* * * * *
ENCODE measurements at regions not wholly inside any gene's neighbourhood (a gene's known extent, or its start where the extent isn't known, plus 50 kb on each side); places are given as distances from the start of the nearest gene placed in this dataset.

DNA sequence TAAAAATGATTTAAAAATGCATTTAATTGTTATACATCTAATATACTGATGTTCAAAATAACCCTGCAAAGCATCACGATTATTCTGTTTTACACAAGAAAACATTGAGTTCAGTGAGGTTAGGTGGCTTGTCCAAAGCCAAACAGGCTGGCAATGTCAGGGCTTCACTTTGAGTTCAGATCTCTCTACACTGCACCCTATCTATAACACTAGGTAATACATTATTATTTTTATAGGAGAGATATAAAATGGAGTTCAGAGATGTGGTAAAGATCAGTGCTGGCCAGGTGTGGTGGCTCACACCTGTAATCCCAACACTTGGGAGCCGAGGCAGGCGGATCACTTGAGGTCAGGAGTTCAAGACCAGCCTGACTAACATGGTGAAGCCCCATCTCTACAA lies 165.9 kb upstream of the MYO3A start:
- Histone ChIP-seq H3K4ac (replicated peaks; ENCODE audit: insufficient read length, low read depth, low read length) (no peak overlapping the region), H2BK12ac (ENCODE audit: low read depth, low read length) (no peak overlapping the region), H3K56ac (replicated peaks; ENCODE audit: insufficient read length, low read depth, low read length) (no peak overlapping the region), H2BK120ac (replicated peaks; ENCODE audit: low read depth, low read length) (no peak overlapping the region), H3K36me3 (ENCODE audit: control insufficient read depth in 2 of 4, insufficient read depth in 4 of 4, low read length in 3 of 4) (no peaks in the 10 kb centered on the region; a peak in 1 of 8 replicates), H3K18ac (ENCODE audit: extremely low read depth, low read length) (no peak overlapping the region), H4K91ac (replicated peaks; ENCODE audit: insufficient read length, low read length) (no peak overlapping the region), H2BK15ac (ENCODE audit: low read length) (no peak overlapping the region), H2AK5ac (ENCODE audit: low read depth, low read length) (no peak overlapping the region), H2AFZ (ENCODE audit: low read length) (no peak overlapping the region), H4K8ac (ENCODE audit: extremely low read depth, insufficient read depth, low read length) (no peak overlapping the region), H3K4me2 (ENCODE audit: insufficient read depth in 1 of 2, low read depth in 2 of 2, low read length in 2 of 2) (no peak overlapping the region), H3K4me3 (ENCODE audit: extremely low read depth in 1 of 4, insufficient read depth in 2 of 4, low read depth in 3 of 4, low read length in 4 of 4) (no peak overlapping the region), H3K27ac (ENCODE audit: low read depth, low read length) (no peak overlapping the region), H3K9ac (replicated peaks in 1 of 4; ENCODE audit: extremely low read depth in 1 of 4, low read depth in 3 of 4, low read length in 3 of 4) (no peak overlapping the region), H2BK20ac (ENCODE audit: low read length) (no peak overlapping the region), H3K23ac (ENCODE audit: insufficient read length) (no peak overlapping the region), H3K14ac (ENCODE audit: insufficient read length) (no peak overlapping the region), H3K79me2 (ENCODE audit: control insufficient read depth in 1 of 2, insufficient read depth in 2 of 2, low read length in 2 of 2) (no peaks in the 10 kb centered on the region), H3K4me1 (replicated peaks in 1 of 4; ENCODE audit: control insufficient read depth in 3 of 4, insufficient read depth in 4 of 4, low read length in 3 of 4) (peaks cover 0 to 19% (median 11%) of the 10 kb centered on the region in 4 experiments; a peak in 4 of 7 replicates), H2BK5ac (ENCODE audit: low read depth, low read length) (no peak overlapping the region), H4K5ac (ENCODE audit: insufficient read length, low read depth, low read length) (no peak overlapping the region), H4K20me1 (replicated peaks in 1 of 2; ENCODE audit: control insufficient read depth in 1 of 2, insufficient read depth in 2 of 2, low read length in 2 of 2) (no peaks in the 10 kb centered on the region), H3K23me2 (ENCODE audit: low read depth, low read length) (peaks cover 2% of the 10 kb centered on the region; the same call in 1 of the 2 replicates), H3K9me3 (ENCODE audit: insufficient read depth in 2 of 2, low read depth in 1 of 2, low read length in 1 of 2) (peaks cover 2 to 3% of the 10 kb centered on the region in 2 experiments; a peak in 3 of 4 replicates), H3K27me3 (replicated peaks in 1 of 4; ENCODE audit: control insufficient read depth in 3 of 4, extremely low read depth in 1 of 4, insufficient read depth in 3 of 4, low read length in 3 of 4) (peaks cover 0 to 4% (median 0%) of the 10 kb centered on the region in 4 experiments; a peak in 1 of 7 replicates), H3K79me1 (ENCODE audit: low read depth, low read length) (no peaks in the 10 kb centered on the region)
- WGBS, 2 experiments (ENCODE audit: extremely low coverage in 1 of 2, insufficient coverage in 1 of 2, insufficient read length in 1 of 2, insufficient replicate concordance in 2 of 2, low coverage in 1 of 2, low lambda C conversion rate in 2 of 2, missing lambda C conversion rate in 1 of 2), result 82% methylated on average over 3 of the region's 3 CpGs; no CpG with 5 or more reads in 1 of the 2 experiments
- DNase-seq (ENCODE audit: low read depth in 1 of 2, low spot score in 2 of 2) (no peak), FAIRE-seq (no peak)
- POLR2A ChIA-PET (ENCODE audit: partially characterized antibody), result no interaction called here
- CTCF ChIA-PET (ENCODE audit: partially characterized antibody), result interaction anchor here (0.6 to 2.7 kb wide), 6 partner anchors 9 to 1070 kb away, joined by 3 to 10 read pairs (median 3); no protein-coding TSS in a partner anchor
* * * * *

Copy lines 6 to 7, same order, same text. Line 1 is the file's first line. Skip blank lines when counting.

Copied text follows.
- POLR2A ChIA-PET (ENCODE audit: partially characterized antibody), result no interaction called here
- CTCF ChIA-PET (ENCODE audit: partially characterized antibody), result interaction anchor here (0.6 to 2.7 kb wide), 6 partner anchors 9 to 1070 kb away, joined by 3 to 10 read pairs (median 3); no protein-coding TSS in a partner anchor